The Well-Educated Mind, Susan Wise Bauer’s guide to self-education as an adult, recommends marking your books and making notes in them. But what if you don’t want to write in a book? What if you shouldn’t? What if you are reading in electronic format?
One of our staff members reads almost exclusively using a Kindle, and has developed a system for noting her reading. This article explains her method and offers alternatives that didn’t work for her but might for you.
People read e-books for a number of reasons: physical comfort; downsized library space; ease of access; portability. E-devices let you make e-notes, share commentary with other readers, highlight text, and so on–but what if you prefer to do all these things using pen and paper? What if you find the e-book marking methods annoying? What if you are reading a library book, or a high-quality edition you don’t want to or should not mark up? How can you interact with the book as Susan Wise Bauer recommends in The Well-Educated Mind?
Setting Up Your Notebook
With an organized and intentional plan to work through The Well-Educated Mind, get 6 journals, one for each genre–journals with good paper so you can write on both sides without annoying bleed-through. Number the pages (only the odd ones…close enough). Then create an index in the first pages of the book. Write the page numbers down the left side; you’ll fill in the contents as you go. The Index is where you will keep track of what books you have noted in that journal and where to find the notes you have made. Some journals come pre-numbered and pre-indexed–that might be worth spending money on. Me, I number pages while I am watching my husband channel surf.
Here is what I do (or have tried or might try sometime).
When you have numbered the pages and set up the index, choose your first book. Write the name of the book in the index by the page number on which you start your notes. In my index, I draw an arrow down to the page number where I stopped noting the book. You might want to add subtitles of your notes in the index pages like, “List of main characters” to make it easier to locate specific notes.
If you are going straight through one book at a time within a genre, and have the genre in the same journal, it is pretty straightforward.
What if I Read Multiple Books at Once?
It’s a little more complicated if you employ The Willy-Nilly Reading Method, or if you want to use one journal for all the books you are reading at one time. This is what I do.
Get one journal, number the pages, create the index. Inside the front cover, keep a list of the books noted in this journal. Let’s say I start Our Town on page 12 of my journal. I write Our Town inside the cover, and on the index line for page 12. While I am still reading and noting this book, I also take on Les Miserables. I skip about 20 pages and start the notes for Les Mis on page 32, and put the title into the index on the line for page 32.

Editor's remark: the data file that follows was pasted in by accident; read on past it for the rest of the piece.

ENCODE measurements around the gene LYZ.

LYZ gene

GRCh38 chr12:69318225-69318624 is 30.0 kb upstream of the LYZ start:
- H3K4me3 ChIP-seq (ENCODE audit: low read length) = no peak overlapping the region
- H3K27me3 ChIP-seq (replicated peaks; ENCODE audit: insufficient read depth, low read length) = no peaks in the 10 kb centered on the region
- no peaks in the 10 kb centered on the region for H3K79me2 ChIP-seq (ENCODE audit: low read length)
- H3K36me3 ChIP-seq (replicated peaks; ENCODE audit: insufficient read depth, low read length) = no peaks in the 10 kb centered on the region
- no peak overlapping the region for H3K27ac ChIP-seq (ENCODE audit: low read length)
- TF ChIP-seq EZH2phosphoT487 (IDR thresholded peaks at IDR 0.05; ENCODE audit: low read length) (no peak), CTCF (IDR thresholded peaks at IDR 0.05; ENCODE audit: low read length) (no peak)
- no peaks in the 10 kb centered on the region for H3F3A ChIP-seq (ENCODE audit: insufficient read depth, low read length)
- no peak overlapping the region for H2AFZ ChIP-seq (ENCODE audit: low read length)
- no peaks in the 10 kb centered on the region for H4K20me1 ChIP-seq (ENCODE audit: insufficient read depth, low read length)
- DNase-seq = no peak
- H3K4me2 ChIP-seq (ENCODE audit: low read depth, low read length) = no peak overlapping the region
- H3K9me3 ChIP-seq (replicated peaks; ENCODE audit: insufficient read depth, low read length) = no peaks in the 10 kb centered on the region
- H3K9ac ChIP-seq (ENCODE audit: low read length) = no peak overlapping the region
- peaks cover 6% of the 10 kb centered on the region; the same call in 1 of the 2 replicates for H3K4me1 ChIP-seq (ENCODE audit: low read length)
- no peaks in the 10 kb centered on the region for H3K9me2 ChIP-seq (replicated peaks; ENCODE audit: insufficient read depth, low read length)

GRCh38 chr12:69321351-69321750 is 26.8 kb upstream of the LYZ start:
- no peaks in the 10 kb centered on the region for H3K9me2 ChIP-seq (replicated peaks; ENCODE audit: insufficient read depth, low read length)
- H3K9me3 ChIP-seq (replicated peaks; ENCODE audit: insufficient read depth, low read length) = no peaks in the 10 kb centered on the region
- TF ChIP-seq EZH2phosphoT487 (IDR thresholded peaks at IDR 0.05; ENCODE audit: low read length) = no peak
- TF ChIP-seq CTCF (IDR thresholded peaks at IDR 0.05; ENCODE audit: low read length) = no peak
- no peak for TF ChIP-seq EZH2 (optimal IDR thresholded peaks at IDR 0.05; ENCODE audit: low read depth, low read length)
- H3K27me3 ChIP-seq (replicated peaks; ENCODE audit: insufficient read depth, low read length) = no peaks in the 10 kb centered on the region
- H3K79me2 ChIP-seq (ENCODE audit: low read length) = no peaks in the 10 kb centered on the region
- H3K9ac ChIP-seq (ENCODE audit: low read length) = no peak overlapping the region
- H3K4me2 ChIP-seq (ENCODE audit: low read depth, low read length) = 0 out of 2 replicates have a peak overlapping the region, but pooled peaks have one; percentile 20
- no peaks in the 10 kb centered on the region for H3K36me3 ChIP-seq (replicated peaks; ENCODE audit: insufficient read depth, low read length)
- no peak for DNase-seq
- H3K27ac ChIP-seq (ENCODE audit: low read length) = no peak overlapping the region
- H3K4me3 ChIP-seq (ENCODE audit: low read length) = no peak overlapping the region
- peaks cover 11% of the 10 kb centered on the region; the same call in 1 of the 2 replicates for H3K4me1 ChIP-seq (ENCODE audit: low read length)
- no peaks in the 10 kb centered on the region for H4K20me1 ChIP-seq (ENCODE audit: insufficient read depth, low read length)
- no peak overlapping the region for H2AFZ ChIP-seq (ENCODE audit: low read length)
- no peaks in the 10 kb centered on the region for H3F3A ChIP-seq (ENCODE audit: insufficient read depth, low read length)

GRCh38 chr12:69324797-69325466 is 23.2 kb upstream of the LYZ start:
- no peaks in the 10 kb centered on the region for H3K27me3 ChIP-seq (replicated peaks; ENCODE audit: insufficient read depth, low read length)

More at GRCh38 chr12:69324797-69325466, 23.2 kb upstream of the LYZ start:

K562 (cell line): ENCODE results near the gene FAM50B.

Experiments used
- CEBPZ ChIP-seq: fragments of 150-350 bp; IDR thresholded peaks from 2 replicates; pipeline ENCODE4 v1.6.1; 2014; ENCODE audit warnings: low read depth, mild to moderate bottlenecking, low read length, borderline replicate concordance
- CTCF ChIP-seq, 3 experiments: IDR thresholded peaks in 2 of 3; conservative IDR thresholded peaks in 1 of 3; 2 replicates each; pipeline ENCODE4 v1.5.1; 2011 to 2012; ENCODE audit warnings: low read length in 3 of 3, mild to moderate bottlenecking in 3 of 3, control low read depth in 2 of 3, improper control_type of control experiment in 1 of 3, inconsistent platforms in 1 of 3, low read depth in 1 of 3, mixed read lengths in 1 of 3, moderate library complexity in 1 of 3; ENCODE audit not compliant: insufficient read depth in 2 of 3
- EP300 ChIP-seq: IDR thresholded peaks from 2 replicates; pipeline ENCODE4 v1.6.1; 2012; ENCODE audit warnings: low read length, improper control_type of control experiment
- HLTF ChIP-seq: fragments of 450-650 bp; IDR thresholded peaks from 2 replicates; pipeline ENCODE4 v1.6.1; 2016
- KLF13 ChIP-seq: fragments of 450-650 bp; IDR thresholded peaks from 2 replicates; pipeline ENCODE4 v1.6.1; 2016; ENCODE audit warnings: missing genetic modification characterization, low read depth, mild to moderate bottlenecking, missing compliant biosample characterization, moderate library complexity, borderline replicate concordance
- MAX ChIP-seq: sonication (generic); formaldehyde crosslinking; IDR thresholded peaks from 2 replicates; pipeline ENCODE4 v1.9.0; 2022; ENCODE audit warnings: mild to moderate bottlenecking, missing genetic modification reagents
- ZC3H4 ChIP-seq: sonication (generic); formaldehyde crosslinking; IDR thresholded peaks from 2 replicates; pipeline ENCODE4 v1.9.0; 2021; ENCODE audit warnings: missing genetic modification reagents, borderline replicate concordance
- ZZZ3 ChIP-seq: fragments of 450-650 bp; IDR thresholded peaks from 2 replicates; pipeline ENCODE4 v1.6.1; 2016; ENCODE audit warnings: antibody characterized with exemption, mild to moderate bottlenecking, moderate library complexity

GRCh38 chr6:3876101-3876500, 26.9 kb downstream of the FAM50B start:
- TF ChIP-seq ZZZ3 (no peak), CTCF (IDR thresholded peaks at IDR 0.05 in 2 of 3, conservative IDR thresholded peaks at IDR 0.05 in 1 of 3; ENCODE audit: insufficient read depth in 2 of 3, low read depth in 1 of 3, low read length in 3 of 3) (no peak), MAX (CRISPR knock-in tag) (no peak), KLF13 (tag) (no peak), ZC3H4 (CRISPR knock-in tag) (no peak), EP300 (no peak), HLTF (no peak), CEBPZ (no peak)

If I am still noting Our Town and I run into page 32, where I began noting Les Miserables, I make a note at the bottom of page 31 and write “go to page 52” (and at the top of page 52, I write, “from page 31”) and start taking notes on Our Town – and record the jump in the index. Using this method, you can even jump to the next journal if you run out of pages before you start reading a new book.
Here’s a tip for how to make it easier to locate comments: Use a different pen color for each book, or each genre. If you want to specify genre, use black for history, red for novels, blue for science, etc. Or you can highlight the edges of the pages in different colors. Or use sticky flags. Or just don’t worry about it.
In my current reading journal, I might have three books going, each hopping over the other multiple times. With the organized index and different pen colors, it is super easy to find my place. Sometimes, I have blank pages between projects that gradually get filled in–or not. So far, the Blank Page Police haven’t cited me for wasting a couple of pages of a journal.
Making it Work for You
The key to success is creating and using the index, whether you are orderly or willy-nilly in your reading plan.
I have tried other approaches. I used one journal for two books by starting at the front of the journal for one book, and flipping the book over and starting from the back for the other. This was harder to index, and it got on my nerves, but it works for some people. It works for only two books at a time, which might work with the journal-per-genre approach, but the indexing is a bit trickier.
Another similar option that doesn’t “crash in the middle of the book” is to start at the front and write only on the right-hand page for one book and flip the book, and start at the back and write only on the right-hand page for the second book. You don’t crash in the middle, but the facing pages have right-side-up and up-side-down writing; this irritated the OCD part of me. But it might work for you.
Finally, I picked up a lot of ideas for how to note books in a journal by reading bullet journal blogs–the ones that are more focused on retaining content than on artistic presentation. Do an internet search to get more ideas.
1 thought on “Taking Notes When You Can’t or Shouldn’t Mark Up a Book”
This resembles a review we used in homeschool when two students and both parents were reading a chapter of the same book (at different times of the day) and then discussing the chapter together the next day. We found we could “compare notes” easiest if each of our comments was prefaced by the page number and paragraph number (something hard to do with kindle).